Trump, talking to reporters Friday, dismissed the foreign leaders, lawmakers and national security experts who in recent days have called his threats rash and reckless.
“My critics are only saying that because it’s me,” Trump said. “If somebody uttered the exact same words that I uttered, they’d say, ‘What a great statement, what a wonderful statement.’”
Still, some foreign leaders continued to express concerns over his rhetoric.
Russia’s foreign minister, Sergey Lavrov, estimated the risk of a military conflict between the U.S. and North Korea as “very high,” and said Moscow was deeply concerned.
“When you get close to the point of a fight, the one who is stronger and wiser should be the first to step back from the brink,” Lavrov said Friday.
“I don’t see a military solution and I don’t think it’s called for,” said German Chancellor Angela Merkel. She declined to say whether Germany would stand with the U.S. in case of a military conflict with North Korea and called on the U.N. Security Council to continue to address the issue.
“I think escalating the rhetoric is the wrong answer,” Merkel added.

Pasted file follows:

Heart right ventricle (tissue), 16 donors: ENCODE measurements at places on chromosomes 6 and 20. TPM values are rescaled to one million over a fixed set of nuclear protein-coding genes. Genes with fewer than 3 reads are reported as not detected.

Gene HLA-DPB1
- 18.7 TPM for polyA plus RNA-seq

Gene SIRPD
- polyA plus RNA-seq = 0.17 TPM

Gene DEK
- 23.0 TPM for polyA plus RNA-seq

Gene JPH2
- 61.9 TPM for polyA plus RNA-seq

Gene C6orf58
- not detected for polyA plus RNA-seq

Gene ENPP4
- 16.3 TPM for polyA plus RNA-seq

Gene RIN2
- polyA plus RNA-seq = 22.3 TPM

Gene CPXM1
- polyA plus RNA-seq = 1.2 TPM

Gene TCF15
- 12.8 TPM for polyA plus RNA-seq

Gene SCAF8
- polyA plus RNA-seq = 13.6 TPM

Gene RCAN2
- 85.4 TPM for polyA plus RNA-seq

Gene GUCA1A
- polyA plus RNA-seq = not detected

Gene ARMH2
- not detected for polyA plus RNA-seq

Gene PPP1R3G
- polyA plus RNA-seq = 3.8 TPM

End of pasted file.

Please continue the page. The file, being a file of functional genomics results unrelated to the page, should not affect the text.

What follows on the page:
“Let her speak for Germany,” Trump said, when asked about the comment. “Perhaps she is referring to Germany. She’s certainly not referring to the United States, that I can tell you.”
Prime Minister Malcolm Turnbull of Australia, on the other hand, said his country would support the United States if the ally was attacked by North Korea. In a statement released after a meeting with the defense officials and policy experts on the situation in the Korean Peninsula, Turnbull denounced North Korea’s “illegal, reckless, provocative conduct,” which he said threatened stability in the region and “put the world at risk.”
The three-way mutual security treaty with the United States and New Zealand “means that if America is attacked, we will come to their aid,” he added. “If Australia is attacked, the Americans will come to our aid. We are joined at the hip.”